Doing my daily food shopping at the market is one of the greatest pleasures of my life.

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I basically never have anything in my fridge, because I shop, and then I cook! Developing relationships with the purveyors has been a joy, and I feel such a strong sense of community every time I visit the market (so pretty much every day).

It’s hard to overstate how important shopping this way has become to me. It is a way of life and a gift. The French get what’s important, and connecting with your neighbors and the people who make your food is valuable indeed.

Chocolate dessert at Le Kitchen Cafe Lyon, France
Chocolate dessert at Le Kitchen Cafe Lyon in Lyon 7

5. The Food: Eating Out

And of course we have amazing restaurants! Everyone always talks about the bouchons and sure they’re a thing, but since tripe and tiny wine glasses don’t particularly interest me let’s talk about contemporary food.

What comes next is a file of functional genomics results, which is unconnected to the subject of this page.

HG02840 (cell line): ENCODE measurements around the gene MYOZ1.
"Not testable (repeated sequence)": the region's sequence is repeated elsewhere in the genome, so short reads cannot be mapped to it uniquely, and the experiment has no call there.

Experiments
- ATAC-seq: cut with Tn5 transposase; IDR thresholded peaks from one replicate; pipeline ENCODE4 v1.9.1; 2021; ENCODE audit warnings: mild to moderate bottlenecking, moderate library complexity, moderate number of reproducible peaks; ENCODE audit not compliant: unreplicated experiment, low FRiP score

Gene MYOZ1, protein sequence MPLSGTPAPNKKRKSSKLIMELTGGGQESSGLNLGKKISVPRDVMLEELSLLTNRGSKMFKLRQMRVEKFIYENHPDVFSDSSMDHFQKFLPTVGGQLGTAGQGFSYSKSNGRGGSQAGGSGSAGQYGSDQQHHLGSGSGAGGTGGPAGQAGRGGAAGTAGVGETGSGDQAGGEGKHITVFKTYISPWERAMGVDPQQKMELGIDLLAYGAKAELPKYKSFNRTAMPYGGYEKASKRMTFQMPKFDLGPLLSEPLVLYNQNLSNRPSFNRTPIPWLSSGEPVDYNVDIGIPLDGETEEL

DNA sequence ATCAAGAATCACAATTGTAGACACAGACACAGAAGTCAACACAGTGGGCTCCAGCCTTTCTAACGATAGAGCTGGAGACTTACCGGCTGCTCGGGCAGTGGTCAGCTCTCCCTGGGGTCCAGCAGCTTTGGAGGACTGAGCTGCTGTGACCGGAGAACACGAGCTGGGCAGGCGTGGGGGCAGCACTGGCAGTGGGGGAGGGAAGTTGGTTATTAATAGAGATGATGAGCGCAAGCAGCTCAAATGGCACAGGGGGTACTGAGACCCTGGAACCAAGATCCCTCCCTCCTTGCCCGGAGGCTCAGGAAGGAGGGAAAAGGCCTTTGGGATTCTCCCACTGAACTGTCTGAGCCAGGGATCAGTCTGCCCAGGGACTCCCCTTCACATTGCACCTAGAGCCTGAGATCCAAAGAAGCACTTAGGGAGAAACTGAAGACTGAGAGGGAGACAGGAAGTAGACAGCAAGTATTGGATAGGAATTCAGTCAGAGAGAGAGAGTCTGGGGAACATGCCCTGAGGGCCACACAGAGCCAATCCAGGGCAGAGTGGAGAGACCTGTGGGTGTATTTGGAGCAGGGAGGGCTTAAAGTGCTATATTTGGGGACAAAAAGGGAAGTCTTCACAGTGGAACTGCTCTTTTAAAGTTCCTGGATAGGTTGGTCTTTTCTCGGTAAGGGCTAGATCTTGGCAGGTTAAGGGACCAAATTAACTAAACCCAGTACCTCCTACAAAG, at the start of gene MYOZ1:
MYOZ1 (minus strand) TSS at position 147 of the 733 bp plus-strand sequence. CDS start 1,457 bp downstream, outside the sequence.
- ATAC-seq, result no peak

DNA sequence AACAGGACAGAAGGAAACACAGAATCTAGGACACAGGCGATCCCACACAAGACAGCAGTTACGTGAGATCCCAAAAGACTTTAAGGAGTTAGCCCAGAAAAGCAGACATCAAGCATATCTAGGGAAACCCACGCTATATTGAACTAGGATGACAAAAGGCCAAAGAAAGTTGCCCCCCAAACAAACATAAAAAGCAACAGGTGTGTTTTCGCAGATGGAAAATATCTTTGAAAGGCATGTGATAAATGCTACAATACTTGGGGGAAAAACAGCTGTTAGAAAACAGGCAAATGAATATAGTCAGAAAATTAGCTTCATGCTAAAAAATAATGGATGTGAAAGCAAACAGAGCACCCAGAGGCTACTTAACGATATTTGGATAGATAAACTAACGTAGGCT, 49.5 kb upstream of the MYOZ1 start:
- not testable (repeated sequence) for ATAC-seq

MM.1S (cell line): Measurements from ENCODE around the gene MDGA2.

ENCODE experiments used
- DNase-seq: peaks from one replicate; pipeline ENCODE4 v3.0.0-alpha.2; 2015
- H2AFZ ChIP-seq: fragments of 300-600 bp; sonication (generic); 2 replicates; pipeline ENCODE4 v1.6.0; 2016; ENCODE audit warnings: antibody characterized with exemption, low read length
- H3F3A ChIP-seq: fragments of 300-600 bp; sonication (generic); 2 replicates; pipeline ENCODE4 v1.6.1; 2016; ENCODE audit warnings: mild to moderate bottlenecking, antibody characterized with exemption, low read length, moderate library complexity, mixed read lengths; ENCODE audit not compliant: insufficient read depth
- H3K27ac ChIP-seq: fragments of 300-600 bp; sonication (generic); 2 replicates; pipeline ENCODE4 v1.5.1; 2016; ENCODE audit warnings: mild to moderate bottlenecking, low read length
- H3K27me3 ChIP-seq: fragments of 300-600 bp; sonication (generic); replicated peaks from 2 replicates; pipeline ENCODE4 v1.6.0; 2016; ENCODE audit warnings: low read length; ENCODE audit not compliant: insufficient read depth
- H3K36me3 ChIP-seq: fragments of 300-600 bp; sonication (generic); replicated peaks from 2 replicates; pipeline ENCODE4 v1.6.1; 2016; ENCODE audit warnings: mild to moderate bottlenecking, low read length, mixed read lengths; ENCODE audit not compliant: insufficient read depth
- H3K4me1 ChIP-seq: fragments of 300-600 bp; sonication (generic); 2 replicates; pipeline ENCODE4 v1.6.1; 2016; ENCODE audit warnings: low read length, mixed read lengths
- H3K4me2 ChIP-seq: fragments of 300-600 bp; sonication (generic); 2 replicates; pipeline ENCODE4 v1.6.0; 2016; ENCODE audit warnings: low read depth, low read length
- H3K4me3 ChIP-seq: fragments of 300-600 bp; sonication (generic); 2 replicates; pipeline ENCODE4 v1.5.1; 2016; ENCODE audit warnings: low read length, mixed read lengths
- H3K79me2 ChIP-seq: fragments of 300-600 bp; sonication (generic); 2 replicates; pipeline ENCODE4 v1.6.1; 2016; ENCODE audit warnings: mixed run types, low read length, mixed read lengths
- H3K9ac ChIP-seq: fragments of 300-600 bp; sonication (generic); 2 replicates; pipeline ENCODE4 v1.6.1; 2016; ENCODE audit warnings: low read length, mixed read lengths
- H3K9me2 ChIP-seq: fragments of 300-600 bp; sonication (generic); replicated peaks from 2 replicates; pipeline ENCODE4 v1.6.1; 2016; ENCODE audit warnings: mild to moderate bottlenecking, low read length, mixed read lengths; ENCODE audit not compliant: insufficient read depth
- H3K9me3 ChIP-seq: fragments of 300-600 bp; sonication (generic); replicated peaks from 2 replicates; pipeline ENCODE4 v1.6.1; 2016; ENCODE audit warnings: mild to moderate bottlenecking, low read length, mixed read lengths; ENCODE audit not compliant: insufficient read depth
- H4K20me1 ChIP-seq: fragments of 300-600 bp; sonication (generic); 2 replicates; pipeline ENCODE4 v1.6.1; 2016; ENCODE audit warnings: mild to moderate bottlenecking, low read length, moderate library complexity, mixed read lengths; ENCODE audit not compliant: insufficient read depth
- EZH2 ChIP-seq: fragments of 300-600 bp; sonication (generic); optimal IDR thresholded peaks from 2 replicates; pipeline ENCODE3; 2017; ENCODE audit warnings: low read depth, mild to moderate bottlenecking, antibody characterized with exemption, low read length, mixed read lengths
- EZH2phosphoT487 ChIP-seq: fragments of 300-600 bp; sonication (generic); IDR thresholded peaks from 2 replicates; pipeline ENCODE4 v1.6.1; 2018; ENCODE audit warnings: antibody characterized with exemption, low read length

Lyon is a city for young chefs.

Since it’s the culinary capital of France and also a hell of a lot cheaper than Paris, Lyon has been a haven for aspiring chefs to come and train at the epic fine dining institutions like those of Paul Bocuse’s empire before setting out to do their own thing.

I am still exploring, but have a few favorites, like Le Kitchen Café in the 7th arrondissement and L’Ébauche in the 1st.

There is so much more for me to discover and it’s thrilling to see what kind of creative and modern food people are coming up with.

Vineyards in Côte-Rôtie, Northern Rhône
Côte-Rôtie, or “roasted slope”

6. The Wine

Now we get to the wine! One of the biggest reasons I moved here, and the reason I am able to have my business doing wine tastings, is because we are smack dab in the middle of some of the world’s most celebrated wine regions. Want to arrange your own wine tour? Here’s how!